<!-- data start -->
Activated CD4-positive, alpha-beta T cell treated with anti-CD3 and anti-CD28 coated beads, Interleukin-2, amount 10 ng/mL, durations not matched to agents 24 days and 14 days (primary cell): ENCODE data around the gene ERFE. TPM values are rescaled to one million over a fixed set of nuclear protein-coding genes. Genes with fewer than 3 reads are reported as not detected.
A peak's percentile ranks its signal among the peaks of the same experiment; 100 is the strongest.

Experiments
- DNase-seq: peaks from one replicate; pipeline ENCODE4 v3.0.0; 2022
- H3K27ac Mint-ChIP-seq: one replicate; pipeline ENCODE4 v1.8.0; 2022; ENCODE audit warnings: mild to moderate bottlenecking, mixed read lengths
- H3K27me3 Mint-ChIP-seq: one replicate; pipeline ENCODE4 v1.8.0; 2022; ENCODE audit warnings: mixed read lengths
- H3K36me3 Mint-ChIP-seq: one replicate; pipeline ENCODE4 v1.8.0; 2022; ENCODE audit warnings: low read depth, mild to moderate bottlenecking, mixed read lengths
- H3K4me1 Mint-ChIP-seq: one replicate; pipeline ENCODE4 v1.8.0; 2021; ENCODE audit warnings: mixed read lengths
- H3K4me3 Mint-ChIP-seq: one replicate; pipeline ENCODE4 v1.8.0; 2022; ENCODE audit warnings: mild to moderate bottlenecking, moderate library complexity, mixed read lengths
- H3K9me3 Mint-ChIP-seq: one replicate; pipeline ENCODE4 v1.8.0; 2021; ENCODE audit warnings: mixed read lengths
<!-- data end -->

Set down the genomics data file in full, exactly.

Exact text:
Activated CD4-positive, alpha-beta T cell treated with anti-CD3 and anti-CD28 coated beads, Interleukin-2, amount 10 ng/mL, durations not matched to agents 24 days and 14 days (primary cell): ENCODE data around the gene ERFE. TPM values are rescaled to one million over a fixed set of nuclear protein-coding genes. Genes with fewer than 3 reads are reported as not detected.
A peak's percentile ranks its signal among the peaks of the same experiment; 100 is the strongest.

Experiments
- DNase-seq: peaks from one replicate; pipeline ENCODE4 v3.0.0; 2022
- H3K27ac Mint-ChIP-seq: one replicate; pipeline ENCODE4 v1.8.0; 2022; ENCODE audit warnings: mild to moderate bottlenecking, mixed read lengths
- H3K27me3 Mint-ChIP-seq: one replicate; pipeline ENCODE4 v1.8.0; 2022; ENCODE audit warnings: mixed read lengths
- H3K36me3 Mint-ChIP-seq: one replicate; pipeline ENCODE4 v1.8.0; 2022; ENCODE audit warnings: low read depth, mild to moderate bottlenecking, mixed read lengths
- H3K4me1 Mint-ChIP-seq: one replicate; pipeline ENCODE4 v1.8.0; 2021; ENCODE audit warnings: mixed read lengths
- H3K4me3 Mint-ChIP-seq: one replicate; pipeline ENCODE4 v1.8.0; 2022; ENCODE audit warnings: mild to moderate bottlenecking, moderate library complexity, mixed read lengths
- H3K9me3 Mint-ChIP-seq: one replicate; pipeline ENCODE4 v1.8.0; 2021; ENCODE audit warnings: mixed read lengths